Dean Davis says allegations are unjustifiedHIGH SPRINGS – A High Springs Police Department officer has filed a complaint stating that Mayor Dean Davis threatened his job for speaking out against the city commission’s plans to cut ties with the Alachua County Combined Communication Center (CCC) and to return to a local dispatch service.
In a Friday, June 22, memo to High Springs Police Department (HSPD) Chief Steve Holley, Sergeant Antoine Sheppard stated that Mayor Dean Davis commented to another High Springs employee regarding Sheppard’s vocal opposition to the changes with dispatch.
“Mayor Davis stated that I should be careful and eventually I would get in trouble if I did not shut my mouth up about the police dispatch debate,” Sheppard said in his complaint.
“If we had a different Chief of Police here, Antoine would not have a job,” continued Sheppard’s letter, recounting the suspected comments by the High Springs mayor. “Mayor Dean Davis allegedly stated that I was an embarrassment to the Chief and the City for speaking out against the city’s decision to reclaim dispatch and I had no business speaking out anyways.”
The letter continued by stating that Davis said Sheppard would be unable to find employment anywhere else as a result of the City’s actions.
During a May 15 Town Hall Meeting, two HSPD police officers expressed concerns about the safety of a city-operated dispatch. Sergeant Antoine Sheppard and Officer Dustyn Shenk felt that, after working under both the CCC and the previous High Springs dispatch service, the City should remain with the CCC.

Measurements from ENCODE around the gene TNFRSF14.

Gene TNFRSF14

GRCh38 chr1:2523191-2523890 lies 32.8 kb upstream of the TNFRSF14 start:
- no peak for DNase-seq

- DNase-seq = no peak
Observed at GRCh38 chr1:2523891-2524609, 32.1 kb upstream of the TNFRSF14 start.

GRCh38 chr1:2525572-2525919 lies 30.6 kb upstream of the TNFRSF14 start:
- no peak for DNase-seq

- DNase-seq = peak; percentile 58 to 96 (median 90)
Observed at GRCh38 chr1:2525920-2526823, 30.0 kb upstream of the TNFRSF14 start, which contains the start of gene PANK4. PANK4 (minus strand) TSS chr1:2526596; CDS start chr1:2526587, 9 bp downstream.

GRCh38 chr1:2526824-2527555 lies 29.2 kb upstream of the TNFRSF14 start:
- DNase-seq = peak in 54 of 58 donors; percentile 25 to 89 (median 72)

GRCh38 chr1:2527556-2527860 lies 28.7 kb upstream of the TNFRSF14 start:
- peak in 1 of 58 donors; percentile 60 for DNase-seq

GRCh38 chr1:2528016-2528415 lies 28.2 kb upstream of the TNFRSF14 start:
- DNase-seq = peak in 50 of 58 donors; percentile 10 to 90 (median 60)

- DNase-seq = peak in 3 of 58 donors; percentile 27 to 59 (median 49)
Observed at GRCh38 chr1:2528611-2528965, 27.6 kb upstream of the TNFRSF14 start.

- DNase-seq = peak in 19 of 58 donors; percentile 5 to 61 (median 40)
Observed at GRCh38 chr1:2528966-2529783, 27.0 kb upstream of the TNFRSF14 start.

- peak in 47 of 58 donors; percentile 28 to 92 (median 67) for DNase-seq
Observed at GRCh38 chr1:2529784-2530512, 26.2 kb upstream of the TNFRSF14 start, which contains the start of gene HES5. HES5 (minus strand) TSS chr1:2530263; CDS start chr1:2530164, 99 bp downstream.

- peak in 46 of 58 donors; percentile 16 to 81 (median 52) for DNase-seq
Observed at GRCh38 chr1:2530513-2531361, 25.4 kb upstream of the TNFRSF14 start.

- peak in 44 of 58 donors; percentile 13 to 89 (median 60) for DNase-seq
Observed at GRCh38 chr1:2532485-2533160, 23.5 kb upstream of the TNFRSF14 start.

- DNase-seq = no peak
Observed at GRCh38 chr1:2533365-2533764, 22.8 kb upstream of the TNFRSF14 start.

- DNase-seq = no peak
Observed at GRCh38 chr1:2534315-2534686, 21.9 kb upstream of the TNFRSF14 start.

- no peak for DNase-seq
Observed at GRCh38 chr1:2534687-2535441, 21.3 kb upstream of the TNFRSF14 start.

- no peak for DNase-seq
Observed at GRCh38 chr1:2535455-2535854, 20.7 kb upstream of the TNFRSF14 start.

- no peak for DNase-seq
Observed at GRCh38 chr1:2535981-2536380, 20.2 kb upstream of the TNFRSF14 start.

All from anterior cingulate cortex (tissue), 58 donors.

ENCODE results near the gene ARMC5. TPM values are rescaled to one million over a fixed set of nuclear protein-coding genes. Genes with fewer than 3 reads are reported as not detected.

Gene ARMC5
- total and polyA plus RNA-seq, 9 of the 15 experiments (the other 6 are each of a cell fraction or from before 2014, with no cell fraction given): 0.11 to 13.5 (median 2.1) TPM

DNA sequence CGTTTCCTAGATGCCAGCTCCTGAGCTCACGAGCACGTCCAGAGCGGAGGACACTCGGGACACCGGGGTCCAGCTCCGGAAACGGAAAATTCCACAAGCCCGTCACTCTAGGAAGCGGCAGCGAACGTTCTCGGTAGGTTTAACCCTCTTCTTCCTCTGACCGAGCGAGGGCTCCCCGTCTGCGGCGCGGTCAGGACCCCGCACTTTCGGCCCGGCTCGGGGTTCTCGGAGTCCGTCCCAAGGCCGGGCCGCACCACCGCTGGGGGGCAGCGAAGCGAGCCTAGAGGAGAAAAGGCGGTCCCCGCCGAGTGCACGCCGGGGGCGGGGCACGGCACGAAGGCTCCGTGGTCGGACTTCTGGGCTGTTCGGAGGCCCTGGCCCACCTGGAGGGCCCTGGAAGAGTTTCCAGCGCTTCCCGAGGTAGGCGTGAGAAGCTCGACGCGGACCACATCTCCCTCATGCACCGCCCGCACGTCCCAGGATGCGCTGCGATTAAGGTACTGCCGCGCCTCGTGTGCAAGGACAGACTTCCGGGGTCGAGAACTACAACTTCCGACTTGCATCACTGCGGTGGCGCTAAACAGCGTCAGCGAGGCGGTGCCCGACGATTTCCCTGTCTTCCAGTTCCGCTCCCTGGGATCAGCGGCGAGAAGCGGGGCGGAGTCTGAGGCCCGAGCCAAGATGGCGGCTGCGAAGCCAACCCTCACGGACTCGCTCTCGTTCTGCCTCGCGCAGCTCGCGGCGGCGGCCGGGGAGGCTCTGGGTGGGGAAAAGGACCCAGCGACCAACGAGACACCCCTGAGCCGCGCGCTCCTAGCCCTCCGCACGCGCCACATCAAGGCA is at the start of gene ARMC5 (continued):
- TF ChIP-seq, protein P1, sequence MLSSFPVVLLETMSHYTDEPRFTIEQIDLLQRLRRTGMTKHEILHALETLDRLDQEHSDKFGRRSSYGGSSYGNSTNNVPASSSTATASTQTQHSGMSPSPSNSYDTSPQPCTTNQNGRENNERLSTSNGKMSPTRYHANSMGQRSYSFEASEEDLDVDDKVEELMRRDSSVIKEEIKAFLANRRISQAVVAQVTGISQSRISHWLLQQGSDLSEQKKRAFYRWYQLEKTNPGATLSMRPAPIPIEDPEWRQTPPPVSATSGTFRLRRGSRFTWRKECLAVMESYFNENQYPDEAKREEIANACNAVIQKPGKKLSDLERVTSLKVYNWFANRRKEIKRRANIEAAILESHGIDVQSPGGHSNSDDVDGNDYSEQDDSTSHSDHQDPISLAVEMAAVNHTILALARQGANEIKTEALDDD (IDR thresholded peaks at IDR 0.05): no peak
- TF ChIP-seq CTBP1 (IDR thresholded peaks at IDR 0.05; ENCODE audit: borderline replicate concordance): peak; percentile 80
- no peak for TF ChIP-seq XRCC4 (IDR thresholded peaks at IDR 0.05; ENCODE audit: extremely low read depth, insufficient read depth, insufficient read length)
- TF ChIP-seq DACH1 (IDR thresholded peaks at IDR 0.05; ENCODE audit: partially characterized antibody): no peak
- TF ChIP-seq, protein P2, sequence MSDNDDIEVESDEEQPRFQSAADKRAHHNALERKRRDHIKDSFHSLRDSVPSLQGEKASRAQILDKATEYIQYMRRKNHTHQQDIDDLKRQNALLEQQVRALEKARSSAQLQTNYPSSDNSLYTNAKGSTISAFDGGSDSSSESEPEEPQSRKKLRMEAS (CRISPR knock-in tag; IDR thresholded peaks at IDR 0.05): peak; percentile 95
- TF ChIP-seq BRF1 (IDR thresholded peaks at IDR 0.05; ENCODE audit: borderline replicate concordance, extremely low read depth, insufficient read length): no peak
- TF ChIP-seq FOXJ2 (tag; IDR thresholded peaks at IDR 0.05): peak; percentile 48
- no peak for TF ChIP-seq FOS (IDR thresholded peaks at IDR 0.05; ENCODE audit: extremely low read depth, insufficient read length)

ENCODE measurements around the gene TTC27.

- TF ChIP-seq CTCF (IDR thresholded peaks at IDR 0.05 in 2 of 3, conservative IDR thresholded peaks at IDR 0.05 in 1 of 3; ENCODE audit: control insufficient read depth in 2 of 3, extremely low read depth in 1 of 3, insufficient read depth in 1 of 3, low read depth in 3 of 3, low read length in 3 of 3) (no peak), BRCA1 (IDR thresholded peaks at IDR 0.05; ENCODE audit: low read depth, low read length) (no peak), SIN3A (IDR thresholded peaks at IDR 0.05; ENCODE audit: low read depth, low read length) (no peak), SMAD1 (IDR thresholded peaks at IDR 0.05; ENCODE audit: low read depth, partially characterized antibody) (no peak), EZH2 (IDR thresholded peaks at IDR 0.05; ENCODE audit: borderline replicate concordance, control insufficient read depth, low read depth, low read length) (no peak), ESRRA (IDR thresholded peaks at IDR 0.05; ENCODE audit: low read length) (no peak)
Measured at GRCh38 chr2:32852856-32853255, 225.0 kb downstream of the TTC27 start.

In response to the letter by Sheppard, Davis stated in an e-mail, “This is inter-office communication. I see no reason for any action on our part. It is not a formal complaint against the mayor; it is an IOC based on hearsay.”
When questioned about the complaint, Davis said the comments were unjustified, and that Sheppard does not speak for the majority of the police officers.
Unless adequate funding is provided, the city-operated dispatch would put the lives of the officers and High Springs residents in jeopardy, Sheppard said during the Town Hall Meeting. If the City funds the project properly, he said he would welcome a local dispatch.
With a local dispatch, the police department would lose the ability to "ping" phones, automatically track a caller’s location and instantly request back-up from the Alachua County Sheriff’s Office. On May 22, the commission voted to bring the dispatch back to High Springs without information about how much the dispatch would cost or if it would be properly funded.
“When the lives of my fellow officers and citizens are placed in jeopardy, I will NOT remain silent, even if that causes me to lose my employment with the City of High Springs,” Sheppard’s letter stated. “I am 100 percent sure that these comments were made by Mayor Davis.”
On Tuesday, Davis said the comments were taken out of context and became a matter of “he said, she said.”
“I couldn’t fire him if I wanted to,” Davis said. “I’m not against the Police Department. Antoine is a good policeman.”
One reason commissioners were in favor of the local dispatch is that the City would not have to change street names to meet CCC regulations. Commissioner Linda Gestrin said she advocated bringing the dispatch back to the City to create autonomy, and it is a drawing point to people searching for a future hometown that High Springs has its own police department and fire department.
While the commission had approved withdrawing from the CCC and instead operating the dispatch locally, it may not be a done deal. Commissioner Scott Jamison said at a June 19 special commission meeting that he will be placing an item on the upcoming June 28 agenda to rescind the previous decision and discuss staying with the CCC.
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